Burma Business Roundup (Saturday, Dec. 8)

Big Thai Cement Firm Plans Major Factory in Burma

Major Thai cement maker Siam Cement Group (SCG) is to move its main manufacturing base to Burma, according to the International Cement Review newspaper.

The Bangkok-based giant plans to build production facilities in southeastern Burma’s Tenasserim Division, it said, quoting a SCG company manager.

“SCG is planning to manufacture its main products in [Burma] and is willing to open four retail stores in Yangon, Mandalay Naypyidaw and one other major city,” said Soontornpol Veerapravati.

World Cement magazine said SCG also wants to build a hydro dam to provide electricity for the factory or factories.

Industry observers expressed surprise that SCG is not considering Dawei for the location of a factory, given the proposals by other Thai firms to develop an industrial port there.

“If it goes ahead Dawei will have transport infrastructure, at least linking into Thailand,” said an industry source in Bangkok speaking on condition of anonymity. “The siting of production facilities in the deep south of Burma is surprising also when the initial demand for cement is likely to come from the greater Rangoon region.”

SCG, which already exports millions of tonnes of cement to Burma, has given no timetable for Burmese developments nor disclosed the level of investment.

Patience a Virtue for Would-be Investors, Says US Study

Success for foreign investors in the new Burma will need much patience as well as getting the “model of entry right,” a new study of opportunities said.

Burma is poised to “assume great geopolitical-business importance in years to come,” the survey by US think tank Frost & Sullivan said.

And China’s dominance of much of Burma’s economy is expected to change, said the firm’s vice president Vivek Vaidya in the survey.

“Southeast Asian companies are rushing to invest in the country. US and international companies are also doing so, but on a more selective and wait-and-see nature,” said Vaidya.

But like other surveys before it, the Frost & Sullivan report warns that many potential investors will remain in a wait-and-see mode until there is a substantial improvement in basic infrastructure such as electricity supply, water, ports and roads.

Burma should benefit from having a young population, but only if there is a major migration to urban centers of development, as happened in China, the report added.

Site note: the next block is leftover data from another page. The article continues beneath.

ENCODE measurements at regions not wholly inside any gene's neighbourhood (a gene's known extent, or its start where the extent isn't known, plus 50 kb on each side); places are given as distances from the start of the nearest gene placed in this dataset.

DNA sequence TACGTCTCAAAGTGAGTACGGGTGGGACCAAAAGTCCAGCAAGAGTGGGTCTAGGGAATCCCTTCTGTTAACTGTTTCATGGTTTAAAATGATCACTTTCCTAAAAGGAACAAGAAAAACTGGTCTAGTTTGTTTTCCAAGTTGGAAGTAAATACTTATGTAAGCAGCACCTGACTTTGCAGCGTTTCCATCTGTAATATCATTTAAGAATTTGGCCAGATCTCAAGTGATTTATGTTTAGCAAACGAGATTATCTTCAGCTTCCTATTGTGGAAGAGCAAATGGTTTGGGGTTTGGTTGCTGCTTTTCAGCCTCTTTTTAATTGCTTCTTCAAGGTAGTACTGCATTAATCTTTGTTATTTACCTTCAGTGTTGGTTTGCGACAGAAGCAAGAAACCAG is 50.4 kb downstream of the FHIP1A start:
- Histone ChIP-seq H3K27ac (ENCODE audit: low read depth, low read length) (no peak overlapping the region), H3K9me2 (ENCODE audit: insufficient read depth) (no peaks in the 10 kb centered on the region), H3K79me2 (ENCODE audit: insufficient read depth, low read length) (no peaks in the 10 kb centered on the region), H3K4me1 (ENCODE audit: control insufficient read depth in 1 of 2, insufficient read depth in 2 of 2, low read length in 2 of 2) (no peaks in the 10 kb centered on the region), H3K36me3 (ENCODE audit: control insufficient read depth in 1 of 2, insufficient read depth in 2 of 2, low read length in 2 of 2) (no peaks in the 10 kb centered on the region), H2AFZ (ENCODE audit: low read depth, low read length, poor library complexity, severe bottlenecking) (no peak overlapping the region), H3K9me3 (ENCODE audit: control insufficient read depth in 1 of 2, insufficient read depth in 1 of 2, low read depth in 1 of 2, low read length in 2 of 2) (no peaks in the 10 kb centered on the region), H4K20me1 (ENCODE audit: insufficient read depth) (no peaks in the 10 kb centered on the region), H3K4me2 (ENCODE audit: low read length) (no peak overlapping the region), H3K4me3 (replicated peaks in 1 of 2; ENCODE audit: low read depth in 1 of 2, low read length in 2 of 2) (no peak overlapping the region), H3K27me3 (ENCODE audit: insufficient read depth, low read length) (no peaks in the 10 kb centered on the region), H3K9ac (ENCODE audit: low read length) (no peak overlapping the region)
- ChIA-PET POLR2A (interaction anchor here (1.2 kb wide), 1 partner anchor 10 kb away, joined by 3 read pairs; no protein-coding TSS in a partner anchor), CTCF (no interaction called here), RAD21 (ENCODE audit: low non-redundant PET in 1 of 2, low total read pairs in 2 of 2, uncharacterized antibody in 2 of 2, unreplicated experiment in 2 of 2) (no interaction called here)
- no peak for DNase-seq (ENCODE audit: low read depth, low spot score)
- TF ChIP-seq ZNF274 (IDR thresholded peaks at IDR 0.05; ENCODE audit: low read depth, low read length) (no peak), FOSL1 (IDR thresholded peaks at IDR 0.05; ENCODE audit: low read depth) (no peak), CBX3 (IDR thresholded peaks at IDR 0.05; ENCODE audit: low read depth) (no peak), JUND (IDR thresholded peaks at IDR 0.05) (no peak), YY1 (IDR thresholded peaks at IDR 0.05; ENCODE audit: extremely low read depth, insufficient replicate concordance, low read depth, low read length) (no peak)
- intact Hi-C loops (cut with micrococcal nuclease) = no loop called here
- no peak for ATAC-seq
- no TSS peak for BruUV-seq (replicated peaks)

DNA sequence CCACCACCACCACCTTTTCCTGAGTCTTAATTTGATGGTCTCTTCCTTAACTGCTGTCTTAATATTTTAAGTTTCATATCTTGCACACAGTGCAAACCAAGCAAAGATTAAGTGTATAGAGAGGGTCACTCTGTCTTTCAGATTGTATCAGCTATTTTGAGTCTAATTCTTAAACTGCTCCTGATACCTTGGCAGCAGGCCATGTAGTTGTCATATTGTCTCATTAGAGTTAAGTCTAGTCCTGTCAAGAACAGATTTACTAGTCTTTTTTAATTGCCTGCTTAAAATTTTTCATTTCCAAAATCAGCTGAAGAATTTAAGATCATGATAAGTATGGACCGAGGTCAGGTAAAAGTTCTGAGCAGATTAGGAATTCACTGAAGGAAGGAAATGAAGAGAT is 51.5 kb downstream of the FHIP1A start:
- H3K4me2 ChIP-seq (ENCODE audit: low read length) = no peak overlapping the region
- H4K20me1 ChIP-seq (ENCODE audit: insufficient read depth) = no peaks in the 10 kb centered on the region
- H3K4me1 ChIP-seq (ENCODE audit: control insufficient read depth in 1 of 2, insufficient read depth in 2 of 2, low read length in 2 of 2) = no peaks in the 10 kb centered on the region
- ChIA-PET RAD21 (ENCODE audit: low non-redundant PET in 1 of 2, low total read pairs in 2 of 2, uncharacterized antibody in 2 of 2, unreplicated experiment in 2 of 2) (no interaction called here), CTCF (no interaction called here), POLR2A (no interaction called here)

Thailand a ‘Gateway’ for Tourists to Burma

Thai Tourism planners want to develop Thailand to become a base for tourists to visit neighboring countries such as Burma.

“As neighboring countries open up, tourists will want a fresh experience, so we can capitalize on this development and market Thailand as a gateway,” the president of the Association of Thai Tourism Marketing said this week.

By creating easy links to Burma, Laos, Cambodia and Malaysia, Thailand could attract new visitors, said the association’s Mingkwan Metmowlee.

There were two possible cross-over links between Thailand and Burma which the association should look at, he said. These are via Thailand’s far north province of Chiang Rai and through a new road being built from the Thai border town of Kanchanaburi to Dawei on Burma’s southeast coast.

Thai firms have drawn up plans to develop isolated southeastern Burma by constructing a port at Dawei as well as an industrial zone, but the project has been stalled all this year due to a lack of funds.

Thailand had logged almost 16 million tourists in 2012 up to the end of September, the Department of Tourism and Sports said, and was on target to clock 20 million visitors in a year for the first time.

Russian Trade Group ‘Interested in Oil and Gas Sector’

A Russian trade delegation made a low-key visit to Burma this week led by Deputy Minister for Trade and Industry Georgy Kalamanov.

The delegation met Minister for Energy Aye Myint to discuss “bilateral cooperation in the industrial sector,” The New Light of Myanmar reported.

It’s understood from embassy sources in Bangkok that the Russians are interested in investing in Burma’s onshore and offshore oil and gas business development as well as heavy construction projects.

Several small privately owned Russian firms are already engaged in some onshore projects in enhanced recovery programs in old oil fields in central Burma.

However, Russia has considerable experience in offshore exploration and production, especially of gas. Two state-owned Russian firms—Gazprom and Zarubezhneft—have been involved in helping to develop Vietnam’s offshore oil and gas resources.

Luxury Cars, Condos, Jewelery on Sale in Naypyidaw

A curious trade show will take place in Naypyidaw next week, offering a wide range of goods and services from jewelery to farm tractors to luxury cars.

The Naypyidaw Expo and Car Show, from Dec. 12 to 16, will involve 300 companies, according to the organizers.

Held in the isolated capital with a small population, observers question who the mostly luxury goods will be aimed at.

On offer will be medicines, furniture, condominiums and cosmetics—as well as agricultural equipment, machinery and car accessories.


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